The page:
FORT LAUDERDALE — Nearly five years after the Parkland school massacre, some police departments still don’t have policies in place for stopping mass shooters. But a state panel on Friday moved closer to making it a requirement to have such policies in place across Florida.
The Marjory Stoneman Douglas High School Safety Commission has drafted a policy to guide police departments on how to respond during and immediately after an active-shooter emergency.
The state panel was created to come up with safety reforms after 17 people were killed at Parkland’s Marjory Stoneman Douglas High School on Feb. 14, 2018.
Within weeks, it will have a draft of the bill that will be presented to the Florida Legislature that will require agencies throughout the state to have some sort of a plan in place. To assist police departments, the MSD panel on Friday approved the guidelines that could be used as a template.
“This is the first time that I know of that any entity has adopted a model active assailant response policy for police agencies in Florida,” said Pinellas County Sheriff Bob Gualtieri, the commission’s chairman.
Among the highlights:
—It’s the policy for law enforcement to “take immediate action to stop the violence, or threat of violence and preserve life.” The policy reads that “officers should move toward the sound of gunfire, screams, or any other indicators of an active threat.” And another section reads: “Failure to wear body armor does not affect any law enforcement officer’s duty to act and shall not delay any immediate response.”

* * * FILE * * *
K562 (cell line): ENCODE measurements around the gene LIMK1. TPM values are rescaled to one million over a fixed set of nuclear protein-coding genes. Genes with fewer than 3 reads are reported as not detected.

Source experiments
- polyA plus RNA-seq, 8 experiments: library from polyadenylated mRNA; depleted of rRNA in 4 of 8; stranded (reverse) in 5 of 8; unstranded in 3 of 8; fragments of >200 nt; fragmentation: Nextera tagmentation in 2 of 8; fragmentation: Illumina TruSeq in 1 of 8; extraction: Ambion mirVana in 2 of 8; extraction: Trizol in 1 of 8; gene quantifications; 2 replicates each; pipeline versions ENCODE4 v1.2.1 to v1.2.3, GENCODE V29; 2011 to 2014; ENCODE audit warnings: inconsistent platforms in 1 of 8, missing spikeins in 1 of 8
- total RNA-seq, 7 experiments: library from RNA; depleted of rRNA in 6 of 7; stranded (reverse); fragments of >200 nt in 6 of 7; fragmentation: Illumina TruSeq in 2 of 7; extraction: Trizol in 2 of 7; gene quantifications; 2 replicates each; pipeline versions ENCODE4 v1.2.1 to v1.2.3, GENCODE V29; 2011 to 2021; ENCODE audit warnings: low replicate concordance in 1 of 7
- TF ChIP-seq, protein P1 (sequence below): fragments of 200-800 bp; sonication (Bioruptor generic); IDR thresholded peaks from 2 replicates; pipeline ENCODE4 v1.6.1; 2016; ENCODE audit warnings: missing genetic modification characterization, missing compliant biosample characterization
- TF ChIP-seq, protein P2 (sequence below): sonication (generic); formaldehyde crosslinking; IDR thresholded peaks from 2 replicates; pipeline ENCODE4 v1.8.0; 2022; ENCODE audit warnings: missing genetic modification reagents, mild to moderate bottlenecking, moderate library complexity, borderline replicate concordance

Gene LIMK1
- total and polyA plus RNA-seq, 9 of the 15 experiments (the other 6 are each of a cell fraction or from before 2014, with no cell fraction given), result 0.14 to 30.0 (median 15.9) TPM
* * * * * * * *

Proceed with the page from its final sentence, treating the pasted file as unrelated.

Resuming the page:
—All officers “are expected to engage and neutralize an active assailant without delay and without regard for the presence of other officers.” That guideline comes from criticism that a Broward sheriff’s deputy who was already at the Parkland high school took up a position 69 feet from the door to the freshman building, where the shooter was killing people. Other law enforcement officers hid behind their cars.
—The police agency “shall establish and conduct initial, refresher, and advanced response to AAE (Active Assailant Event) training for all applicable sworn and non-sworn personnel” and there should be response training at least annually. That guideline comes after the panel found that the Broward Sheriff’s Office was unprepared for the high school shooting, in part because training occurred only every three years. In contrast, Coral Springs Police, whose officers were lauded for their swift response even though it wasn’t their jurisdiction, had regular training.